Before the New York Times asked if sugar was toxic, before Michael Bloomberg tried to ban large sodas in New York City, before people starting calling sugar “the new tobacco,” UCSF endocrinologist Robert Lustig stood in front of a crowd of UCSF extension students and told them that the increase in obesity over the last 30 years is the result of one thing: increased amounts of sugar in our diet. Lustig’s lecture—a combination of righteous anger and dry science—went on to become a surprise viral hit: since it debuted on YouTube in 2009, it’s been viewed almost five million times.
That lecture was just the beginning of Lustig’s campaign to prove that sugar is the cause of the rise of obesity and other dangerous diseases. He wrote a New York Times bestseller, 2012’s Fat Chance: Beating the Odds Against Sugar, Processed Food, Obesity, and Disease, and came out with a companion cookbook The Fat Chance Cookbook: More Than 100 Recipes Ready in Under 30 Minutes to Help You Lose the Sugar and the Weight, in December of 2013. Recently, he spoke at KQED for a special presentation (airing in October) called “Sweet Revenge: Turning the Tables on Processed Food.”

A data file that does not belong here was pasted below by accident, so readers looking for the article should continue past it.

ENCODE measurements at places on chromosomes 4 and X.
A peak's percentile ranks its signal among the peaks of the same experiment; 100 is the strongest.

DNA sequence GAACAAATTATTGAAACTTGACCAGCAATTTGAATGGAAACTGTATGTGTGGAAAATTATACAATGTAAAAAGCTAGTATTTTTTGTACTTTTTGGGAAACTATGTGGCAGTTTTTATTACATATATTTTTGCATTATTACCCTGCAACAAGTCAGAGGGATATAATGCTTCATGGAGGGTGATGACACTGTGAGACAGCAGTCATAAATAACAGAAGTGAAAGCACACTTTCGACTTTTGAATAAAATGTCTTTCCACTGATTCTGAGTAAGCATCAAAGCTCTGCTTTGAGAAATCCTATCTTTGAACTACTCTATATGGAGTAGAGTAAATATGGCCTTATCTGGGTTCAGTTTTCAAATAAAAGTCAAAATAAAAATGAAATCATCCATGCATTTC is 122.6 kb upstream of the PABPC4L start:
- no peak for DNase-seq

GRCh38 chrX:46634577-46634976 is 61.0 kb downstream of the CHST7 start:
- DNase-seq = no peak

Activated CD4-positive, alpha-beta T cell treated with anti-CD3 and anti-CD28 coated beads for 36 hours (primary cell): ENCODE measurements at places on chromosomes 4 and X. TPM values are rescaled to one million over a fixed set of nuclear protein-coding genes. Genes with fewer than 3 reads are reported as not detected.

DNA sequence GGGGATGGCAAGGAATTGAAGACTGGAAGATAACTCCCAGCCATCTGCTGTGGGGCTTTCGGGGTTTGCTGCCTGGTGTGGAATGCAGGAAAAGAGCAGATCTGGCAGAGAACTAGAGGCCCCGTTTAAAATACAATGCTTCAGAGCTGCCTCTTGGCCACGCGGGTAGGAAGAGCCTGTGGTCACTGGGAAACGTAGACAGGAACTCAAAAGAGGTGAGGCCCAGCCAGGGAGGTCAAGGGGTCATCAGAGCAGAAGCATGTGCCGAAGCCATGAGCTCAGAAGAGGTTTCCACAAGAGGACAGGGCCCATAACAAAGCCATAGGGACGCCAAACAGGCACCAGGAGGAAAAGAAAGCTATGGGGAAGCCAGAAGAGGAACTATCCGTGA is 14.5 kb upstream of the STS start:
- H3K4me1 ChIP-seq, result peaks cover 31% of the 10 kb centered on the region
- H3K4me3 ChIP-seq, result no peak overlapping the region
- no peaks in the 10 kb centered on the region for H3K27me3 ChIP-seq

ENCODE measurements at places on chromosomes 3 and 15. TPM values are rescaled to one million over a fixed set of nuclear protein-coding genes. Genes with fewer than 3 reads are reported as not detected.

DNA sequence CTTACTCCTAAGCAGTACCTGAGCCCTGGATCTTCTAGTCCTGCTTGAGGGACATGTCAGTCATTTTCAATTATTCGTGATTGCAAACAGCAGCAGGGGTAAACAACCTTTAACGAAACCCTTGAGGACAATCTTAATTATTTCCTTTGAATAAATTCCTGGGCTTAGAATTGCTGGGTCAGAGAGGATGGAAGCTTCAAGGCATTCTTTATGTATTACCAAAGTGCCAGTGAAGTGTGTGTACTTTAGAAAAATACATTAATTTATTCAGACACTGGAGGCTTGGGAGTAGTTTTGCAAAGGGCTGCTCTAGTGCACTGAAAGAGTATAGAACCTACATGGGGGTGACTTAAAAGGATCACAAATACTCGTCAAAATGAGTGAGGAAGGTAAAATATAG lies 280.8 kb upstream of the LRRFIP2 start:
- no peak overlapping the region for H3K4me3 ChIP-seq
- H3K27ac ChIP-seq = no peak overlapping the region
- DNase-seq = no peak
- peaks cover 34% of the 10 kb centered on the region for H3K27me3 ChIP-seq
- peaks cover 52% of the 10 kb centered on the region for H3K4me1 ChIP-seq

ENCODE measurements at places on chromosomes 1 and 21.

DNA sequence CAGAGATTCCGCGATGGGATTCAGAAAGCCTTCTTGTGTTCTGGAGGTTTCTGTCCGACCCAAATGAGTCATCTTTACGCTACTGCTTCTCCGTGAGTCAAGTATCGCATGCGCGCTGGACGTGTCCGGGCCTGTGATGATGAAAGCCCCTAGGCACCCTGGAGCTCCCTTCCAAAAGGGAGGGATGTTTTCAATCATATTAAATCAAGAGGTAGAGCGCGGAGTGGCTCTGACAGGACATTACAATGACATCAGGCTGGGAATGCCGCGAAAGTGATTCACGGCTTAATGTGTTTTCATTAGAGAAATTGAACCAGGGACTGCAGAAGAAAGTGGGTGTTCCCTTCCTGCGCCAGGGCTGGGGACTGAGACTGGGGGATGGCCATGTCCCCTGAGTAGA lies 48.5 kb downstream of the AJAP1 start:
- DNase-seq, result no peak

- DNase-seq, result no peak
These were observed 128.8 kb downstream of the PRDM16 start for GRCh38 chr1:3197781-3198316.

Lustig’s popularity can partially be attributed to his message that obesity is the result of a broken food system—not laziness or gluttony. For many people, who’ve been told for years that if they simply had more willpower, they’d be guaranteed thinness and good health, his message is a relief.
One of those people is Cindy Gershen. When Lustig met Gershen, the owner of Walnut Creek’s Sunrise Bistro, she was 100 pounds overweight. After meeting Lustig and following his eating advice, she lost the weight and started teaching a nutrition class at Concord’s Mt. Diablo High School, where many of her students have undergone similar weight loss transformations. In 2007, she created the Wellness City Challenge, a healthy living advocacy group that encouraged restaurants to remove trans fats and citizens to exercise.
Gershen, who developed the recipes for last year’s Fat Chance cookbook, described Lustig’s message as a revelation: “I tried every kind of dieting. They said decrease your calories; increase your exercise; you’re lazy; you’re stressed out. And then I met Dr. Lustig. He said it was none of those things. It was all the sugar and it was a lack of fiber. I changed my food to the things that he told me to do. I’ve lost 100 pounds; I’ve restored my vitality, my health, and I’m happy.”